The domestic relations bar put forth a fine effort, some years ago, with the help of the tax bar, when changes in the tax law left many of their colleagues at the mercy of other domestic relations lawyers who had picked up enough understanding of the tax law affecting divorce to pull some rather creative but questionable moves that dumped phantom income on unsuspecting ex-spouses-to-be and their advisors. A few seminars here, a few articles there, and that game was shut down. Perhaps it is time for a similar effort by attorneys practicing in areas seemingly "removed" from taxation to organize seminars and similar presentations for their colleagues at which tax lawyers can show up and explain the unacceptable risks being taken by attorneys who fall for the deceptive seduction of the "independent contractor tax savings" scheme.
And perhaps that would unsnag those law students who get blindsided and sandwiched by the maneuver. And perhaps it would mean that on Tax Day next year I could report that the practice had been fully eradicted. Well, I'd rather that Tax Day hype be eradicated but that's not going to happen in the near future. So I'll go with the more reasonable, more sensible, more likely dream: an end to the manipulation of law student employees by those who misclassify them and mess up their tax situation.
For those who celebrate it: Happy Tax Day, one and all! Have some chocolate, it's medicinal.
Thursday, April 14, 2005
Back in February, Paul Caron raised the question on the TaxProfBlog, and also brought it directly to the attention of the tax law professor community. When we had finished sharing our thoughts, Paul compiled the comments in a follow-up post, that, surprise, quoted, among others, yours truly. I'll return to those comments in a moment, but first, the facts.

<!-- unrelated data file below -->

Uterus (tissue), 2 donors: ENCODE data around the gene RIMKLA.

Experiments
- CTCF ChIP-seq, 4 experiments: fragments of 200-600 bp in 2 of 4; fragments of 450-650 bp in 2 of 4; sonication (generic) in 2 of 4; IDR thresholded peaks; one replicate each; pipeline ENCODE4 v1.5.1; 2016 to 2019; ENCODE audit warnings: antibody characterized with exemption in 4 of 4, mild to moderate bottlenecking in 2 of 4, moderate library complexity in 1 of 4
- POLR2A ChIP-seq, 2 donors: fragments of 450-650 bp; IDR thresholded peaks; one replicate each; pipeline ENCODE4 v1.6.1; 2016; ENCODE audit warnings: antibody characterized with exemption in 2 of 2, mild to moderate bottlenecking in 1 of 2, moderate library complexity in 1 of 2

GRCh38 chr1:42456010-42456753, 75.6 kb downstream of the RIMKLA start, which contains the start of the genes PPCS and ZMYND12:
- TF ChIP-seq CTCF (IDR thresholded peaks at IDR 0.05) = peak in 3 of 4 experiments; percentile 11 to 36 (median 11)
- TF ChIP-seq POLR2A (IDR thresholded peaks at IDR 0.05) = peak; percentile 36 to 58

What triggered Paul's initial post was an inquiry from a law professor who set up a tip jar on his blog. He had the good sense to ask about the tax consequences. Today's Philadelphia Inquirer article not only mentioned Eugene Volokh, who made the tax inquiry, but also introduced me to a few of the many other bloggers who have set up cybertip jars.
There is Susie Madrak, a fraud investigator and former journalist, who picked up $1,500 from her readers when her car died. She begged for the money. She posted a photo of a kitten and threatened to kill it if people didn't send money. Brad DeLong, a professor at the University of California, intends to use his tip proceeds to hire research assistants. John Aravosis, a writer and political consultant, has seen tip proceeds generated at least in part by requests made by his friend Duncan Black, an economist, on Black's blog. Black urges blog readers to send money to their favorite bloggers and asserts that wealthy readers should send amounts in the thousands. Black, though, has turned from seeking tips himself to selling ad space on his blog, and generates about $6,000 a month in revenue. Andrew Sullivan gave up soliciting for tips because when he did his third "beg-a-thon" after raising $79,000 and $120,000 on the first two, and claimed that he had bandwidth expenses, people began to raise questions, considering that bandwidth costs far less than tens of thousands of dollars. So, instead, he is trying to get readers to subscribe for $20 a year.
Now to the law. There is no question that employee tips constitute gross income, and thus are taxable. Some bloggers, though, think that cybertips are not taxable because they claim the tips are gifts. Gifts, of course, are excluded from gross income and thus are not subject to income taxation (though large gifts are subject to federal gift tax). Madrak states, "A gift is not taxable. You don't pay taxes on your birthday presents."
Madrak's statement, taken alone, is correct. In context, it is incorrect. It is relevant only if cybertips are gifts. Are they?